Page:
Term Insurance is the simplest form of life insurance. It provides financial protection for a specific time, usually from 5 to 30 years. These policies are relatively inexpensive and are well suited for goals, such as insurance protection during the child-raising years or while paying off a mortgage. They provide a death benefit, but do not offer cash savings.
Purchasing term insurance is like renting a home. It is a short-term solution. Monthly costs are usually lower, but you will not be building equity. Just as many people rent (while saving to buy a home), individuals who need insurance protection now, but have limited resources, may purchase term coverage and then switch to permanent protection. Others may view term insurance as a cost-effective way to protect their family and still have money to put into other investments.
Permanent (Universal, Variable Life, & Whole Life)
Permanent insurance (such as universal life, variable universal life and whole life) provides long-term financial protection. These policies include both a death benefit and, in some cases, cash savings. Because of the savings element, premiums tend to be higher. This type of insurance is good for long-range financial goals.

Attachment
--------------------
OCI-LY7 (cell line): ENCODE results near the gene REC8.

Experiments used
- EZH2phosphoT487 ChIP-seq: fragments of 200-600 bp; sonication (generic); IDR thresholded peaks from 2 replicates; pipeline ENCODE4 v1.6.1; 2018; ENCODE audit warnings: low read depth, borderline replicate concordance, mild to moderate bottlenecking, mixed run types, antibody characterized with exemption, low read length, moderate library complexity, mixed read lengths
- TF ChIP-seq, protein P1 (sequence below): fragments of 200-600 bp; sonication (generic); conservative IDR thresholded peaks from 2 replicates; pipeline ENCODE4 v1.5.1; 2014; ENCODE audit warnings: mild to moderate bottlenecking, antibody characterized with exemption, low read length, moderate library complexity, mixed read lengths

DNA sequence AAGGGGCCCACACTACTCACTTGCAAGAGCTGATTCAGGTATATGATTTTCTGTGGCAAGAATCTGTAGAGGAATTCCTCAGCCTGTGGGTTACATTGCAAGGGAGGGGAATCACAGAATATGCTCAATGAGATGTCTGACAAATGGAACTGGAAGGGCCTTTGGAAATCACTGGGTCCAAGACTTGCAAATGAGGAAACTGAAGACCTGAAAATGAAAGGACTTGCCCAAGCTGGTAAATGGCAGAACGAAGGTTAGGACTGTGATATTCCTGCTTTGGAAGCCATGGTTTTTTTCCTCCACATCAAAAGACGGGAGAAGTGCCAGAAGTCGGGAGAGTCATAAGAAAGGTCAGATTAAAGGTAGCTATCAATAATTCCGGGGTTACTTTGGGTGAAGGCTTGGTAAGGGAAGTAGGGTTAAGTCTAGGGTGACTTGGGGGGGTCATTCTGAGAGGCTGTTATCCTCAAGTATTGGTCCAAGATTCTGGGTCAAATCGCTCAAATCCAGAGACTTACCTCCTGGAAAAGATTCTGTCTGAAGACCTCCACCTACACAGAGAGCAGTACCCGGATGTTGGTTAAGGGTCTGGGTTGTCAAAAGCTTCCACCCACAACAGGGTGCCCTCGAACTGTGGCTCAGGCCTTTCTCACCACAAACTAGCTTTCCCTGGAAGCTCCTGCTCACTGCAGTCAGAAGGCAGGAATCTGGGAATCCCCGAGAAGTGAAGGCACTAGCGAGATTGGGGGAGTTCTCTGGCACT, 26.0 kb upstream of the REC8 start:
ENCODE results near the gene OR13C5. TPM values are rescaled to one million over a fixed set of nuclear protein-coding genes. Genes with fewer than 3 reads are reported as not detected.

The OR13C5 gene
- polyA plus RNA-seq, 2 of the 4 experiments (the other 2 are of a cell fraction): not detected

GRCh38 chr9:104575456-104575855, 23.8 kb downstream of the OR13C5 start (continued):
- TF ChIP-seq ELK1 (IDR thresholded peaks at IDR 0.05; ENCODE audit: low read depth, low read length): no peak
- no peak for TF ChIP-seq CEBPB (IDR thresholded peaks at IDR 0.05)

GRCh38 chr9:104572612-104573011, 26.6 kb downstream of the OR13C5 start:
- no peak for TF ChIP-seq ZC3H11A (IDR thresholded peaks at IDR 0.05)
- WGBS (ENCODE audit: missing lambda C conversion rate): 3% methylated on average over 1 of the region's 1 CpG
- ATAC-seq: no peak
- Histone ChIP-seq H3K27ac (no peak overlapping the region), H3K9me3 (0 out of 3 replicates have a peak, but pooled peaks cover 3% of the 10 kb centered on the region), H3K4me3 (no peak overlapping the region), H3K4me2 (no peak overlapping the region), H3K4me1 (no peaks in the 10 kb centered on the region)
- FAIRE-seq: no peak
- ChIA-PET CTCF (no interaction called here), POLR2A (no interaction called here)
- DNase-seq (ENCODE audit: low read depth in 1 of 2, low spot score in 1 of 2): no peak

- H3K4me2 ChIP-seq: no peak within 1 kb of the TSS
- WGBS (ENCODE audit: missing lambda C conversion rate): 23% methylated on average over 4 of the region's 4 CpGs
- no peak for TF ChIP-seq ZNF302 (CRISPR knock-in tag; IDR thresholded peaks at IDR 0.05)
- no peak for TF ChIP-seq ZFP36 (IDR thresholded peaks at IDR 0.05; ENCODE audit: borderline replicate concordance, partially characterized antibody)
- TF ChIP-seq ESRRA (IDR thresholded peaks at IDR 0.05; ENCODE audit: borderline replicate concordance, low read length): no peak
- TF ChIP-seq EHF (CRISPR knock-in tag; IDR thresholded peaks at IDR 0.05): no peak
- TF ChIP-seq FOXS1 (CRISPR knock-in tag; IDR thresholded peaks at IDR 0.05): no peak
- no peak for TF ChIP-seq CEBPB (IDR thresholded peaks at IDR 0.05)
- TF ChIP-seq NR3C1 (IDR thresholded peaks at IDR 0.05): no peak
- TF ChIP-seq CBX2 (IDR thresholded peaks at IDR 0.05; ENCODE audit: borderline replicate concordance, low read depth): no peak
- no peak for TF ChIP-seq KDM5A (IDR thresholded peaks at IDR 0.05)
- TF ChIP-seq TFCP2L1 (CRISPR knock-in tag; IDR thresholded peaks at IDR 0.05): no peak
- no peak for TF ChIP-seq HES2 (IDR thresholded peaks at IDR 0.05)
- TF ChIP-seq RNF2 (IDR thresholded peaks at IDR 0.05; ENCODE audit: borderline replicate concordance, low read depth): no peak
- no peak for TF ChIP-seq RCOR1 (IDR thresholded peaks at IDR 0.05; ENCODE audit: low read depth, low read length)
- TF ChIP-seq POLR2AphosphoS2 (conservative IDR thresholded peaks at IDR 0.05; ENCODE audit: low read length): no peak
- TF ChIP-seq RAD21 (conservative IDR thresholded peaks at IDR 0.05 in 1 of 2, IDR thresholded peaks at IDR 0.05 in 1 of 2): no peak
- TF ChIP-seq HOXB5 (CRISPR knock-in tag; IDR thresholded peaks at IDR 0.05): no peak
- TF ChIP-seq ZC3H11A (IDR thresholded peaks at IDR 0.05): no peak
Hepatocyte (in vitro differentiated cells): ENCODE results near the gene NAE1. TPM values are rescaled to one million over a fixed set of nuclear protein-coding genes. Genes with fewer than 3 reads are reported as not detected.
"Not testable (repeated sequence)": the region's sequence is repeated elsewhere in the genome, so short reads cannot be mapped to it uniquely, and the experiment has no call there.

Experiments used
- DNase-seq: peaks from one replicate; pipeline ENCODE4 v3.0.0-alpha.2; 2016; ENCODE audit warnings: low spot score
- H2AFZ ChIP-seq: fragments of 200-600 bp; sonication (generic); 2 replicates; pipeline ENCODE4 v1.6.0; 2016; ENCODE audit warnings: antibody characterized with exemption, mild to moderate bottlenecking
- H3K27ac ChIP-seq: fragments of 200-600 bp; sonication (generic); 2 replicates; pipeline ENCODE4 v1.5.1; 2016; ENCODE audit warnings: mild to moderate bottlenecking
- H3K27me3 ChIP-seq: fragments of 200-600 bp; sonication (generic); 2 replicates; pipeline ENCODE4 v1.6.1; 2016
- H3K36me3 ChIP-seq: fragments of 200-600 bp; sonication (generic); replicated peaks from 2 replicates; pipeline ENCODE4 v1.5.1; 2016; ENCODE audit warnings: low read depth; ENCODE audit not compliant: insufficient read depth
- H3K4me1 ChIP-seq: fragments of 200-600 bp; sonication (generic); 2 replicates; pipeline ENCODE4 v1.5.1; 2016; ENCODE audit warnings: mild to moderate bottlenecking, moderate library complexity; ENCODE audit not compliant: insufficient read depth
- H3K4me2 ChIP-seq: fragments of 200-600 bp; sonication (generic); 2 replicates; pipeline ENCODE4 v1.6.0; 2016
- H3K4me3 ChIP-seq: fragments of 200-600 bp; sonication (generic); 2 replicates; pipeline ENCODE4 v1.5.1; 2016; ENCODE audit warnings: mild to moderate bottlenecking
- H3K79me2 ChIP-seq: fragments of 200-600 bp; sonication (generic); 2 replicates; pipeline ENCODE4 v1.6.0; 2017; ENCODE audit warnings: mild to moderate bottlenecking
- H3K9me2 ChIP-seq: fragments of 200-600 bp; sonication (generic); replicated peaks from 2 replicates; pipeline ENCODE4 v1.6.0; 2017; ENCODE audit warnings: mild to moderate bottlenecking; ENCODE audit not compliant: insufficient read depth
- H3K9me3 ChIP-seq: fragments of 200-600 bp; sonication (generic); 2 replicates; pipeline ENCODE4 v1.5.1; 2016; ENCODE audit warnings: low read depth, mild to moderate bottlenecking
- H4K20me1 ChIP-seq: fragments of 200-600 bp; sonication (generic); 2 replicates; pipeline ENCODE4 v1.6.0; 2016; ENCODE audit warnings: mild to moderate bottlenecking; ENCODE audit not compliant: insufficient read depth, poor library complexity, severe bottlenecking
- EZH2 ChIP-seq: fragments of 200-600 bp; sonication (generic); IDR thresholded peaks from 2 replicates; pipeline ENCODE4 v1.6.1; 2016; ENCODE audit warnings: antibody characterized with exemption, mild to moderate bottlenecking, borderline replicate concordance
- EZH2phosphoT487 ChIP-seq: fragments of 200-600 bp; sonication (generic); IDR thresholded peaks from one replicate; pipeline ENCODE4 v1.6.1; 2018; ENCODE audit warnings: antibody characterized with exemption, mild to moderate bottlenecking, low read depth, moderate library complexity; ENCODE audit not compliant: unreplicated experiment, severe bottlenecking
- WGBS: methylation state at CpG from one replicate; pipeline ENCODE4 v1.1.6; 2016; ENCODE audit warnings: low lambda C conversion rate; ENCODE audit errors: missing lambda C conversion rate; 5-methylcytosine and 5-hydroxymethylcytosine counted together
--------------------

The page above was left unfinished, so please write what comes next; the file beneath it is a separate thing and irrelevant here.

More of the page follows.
Purchasing permanent insurance is like buying a home instead of renting. You are taking care of long-term housing needs with a long-term solution. Your monthly costs may be higher than if you rent, but your payments will build equity over time. If you purchase permanent insurance, your premiums will pay a death benefit and may also build cash value that can be accessed in the future.